A fresh investigation has been launched into Walsall Council over allegations that four members of staff were sacked for refusing to cover up illegal practices.
West Midlands Police has referred a previous probe into corruption to the Independent Police Complaints Commission days after local MP Bruce George spoke about a former council worker whose life was threatened after he refused to cheat council taxpayers.
The local authority last year claimed it was cleared of any wrongdoing following a string of investigations into the dismissal of four members of staff who blew the whistle on corrupt practices dating to 2003.
Walsall South MP Bruce George stood up in the Commons on Friday and demanded a fresh inquiry into the sacking of four council officials - Peter Francis, Liz Macdonald, David Parish and Mark Kemp.
He highlighted the case of Mr Kemp, a former surveyor who began work at the establishment team of the education department at Walsall Council in 2003.
Mr George said: "It was not long before he was introduced to what appears to have been a long-standing, unofficial working practice of bungs between contractors and some employees. He declined to participate, was ostracised, assaulted five times - once in the council house - and was sent a dead, decaying rat through the post.
"Someone called at his house and threatened his 75-year-old mother's life. He was savagely beaten in his garden by two assailants. He was dumped in a pond in the back of his garden and could have drowned. He was then fired on spurious grounds. He did not surface because he was told, 'Go to a tribunal and you're a dead man'."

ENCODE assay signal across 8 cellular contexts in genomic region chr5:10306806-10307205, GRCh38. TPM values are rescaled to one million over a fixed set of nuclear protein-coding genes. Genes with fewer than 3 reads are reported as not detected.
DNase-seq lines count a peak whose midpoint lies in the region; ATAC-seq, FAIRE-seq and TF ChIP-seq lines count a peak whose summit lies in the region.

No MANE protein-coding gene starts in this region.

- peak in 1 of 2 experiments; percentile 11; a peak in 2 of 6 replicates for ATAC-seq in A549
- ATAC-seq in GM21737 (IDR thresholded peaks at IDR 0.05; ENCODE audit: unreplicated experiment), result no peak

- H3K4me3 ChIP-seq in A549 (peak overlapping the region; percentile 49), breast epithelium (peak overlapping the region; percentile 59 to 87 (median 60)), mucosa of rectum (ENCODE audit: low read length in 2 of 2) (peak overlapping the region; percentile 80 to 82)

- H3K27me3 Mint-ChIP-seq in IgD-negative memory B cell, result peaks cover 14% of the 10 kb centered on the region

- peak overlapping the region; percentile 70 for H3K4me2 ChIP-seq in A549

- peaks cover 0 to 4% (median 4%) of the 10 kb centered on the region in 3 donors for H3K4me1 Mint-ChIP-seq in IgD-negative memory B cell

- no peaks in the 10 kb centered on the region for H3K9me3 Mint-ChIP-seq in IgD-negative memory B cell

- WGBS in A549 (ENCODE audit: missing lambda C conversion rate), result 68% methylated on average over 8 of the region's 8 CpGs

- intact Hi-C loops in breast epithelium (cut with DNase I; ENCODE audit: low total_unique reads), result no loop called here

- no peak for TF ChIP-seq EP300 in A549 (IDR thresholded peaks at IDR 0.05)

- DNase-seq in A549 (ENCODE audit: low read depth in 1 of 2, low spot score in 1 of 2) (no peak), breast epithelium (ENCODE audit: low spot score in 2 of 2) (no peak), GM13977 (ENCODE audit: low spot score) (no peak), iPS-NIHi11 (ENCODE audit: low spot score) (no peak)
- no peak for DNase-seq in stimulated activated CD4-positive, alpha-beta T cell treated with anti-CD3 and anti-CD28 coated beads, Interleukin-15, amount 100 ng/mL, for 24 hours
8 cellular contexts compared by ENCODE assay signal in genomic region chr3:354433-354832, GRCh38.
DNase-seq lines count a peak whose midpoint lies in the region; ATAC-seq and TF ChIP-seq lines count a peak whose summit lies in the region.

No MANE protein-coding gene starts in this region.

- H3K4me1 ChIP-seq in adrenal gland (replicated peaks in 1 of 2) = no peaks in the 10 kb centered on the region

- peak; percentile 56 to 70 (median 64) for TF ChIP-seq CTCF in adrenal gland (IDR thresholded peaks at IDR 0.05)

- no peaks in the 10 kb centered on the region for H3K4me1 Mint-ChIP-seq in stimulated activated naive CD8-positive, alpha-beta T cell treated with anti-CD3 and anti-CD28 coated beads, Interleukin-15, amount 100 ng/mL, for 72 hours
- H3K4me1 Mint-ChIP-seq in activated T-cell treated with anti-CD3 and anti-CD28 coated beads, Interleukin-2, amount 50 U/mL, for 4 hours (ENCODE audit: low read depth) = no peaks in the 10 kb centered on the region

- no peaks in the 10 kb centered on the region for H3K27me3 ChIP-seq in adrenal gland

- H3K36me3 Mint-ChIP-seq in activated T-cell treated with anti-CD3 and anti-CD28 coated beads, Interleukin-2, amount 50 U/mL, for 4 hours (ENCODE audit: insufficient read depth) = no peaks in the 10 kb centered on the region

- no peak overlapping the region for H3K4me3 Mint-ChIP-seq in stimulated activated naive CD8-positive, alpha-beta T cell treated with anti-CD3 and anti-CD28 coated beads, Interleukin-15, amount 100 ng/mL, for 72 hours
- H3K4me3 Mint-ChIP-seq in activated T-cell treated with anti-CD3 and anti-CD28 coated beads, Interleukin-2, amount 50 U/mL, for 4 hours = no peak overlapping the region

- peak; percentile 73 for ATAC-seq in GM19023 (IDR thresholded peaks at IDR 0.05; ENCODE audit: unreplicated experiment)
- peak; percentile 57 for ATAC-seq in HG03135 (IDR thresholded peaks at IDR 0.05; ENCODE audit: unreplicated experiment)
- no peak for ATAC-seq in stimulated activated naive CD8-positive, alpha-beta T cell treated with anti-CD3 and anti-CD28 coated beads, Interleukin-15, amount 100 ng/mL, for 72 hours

Walsall Council chief executive Paul Sheehan said Local Government Minister John Healey had told the Commons that independent investigations - including an inquiry by West Midlands Police - had found no evidence of wrongdoing.
But West Midland Police Chief Constable Sir Paul Scott-Lee opted to refer the inquiry to the IPCC following complaints that the previous police investigation was flawed.
In a letter to Mr George, Sir Paul said that investigation concluded there was insufficient evidence for a realistic prospect of conviction, but since then advice from the Crown Prosecution Service had prompted the need for a new inquiry.
Sir Paul wrote: "Given this matter is of significant public interest and further claims made by Mr Mark Kemp concerning the conduct of the investigation, I have taken the decision to voluntarily refer the matter on the Independent Police Complaints Commission to oversee the continuing investigation."
A West Midlands Police spokesman said: "We can confirm it has received an official complaint regarding the conduct of its investigation into allegations of corruption within Walsall Borough Council.
"The complaint is being investigated by the force professional standards department having been voluntarily referred to the Independent Police Complaints Commission and is ongoing."
Mr Sheehan said yesterday: "All members have been made aware of the proceedings in the Commons on Friday afternoon as it relates to Walsall Council.
"I have written to the Minister and offered to provide any information he may need for his meeting with the Walsall MPs.
"Allegations of assault and or fraud are a police matter and should be dealt with by the police.
"If there is a police investigation into these allegations we will be happy to assist in any way we can."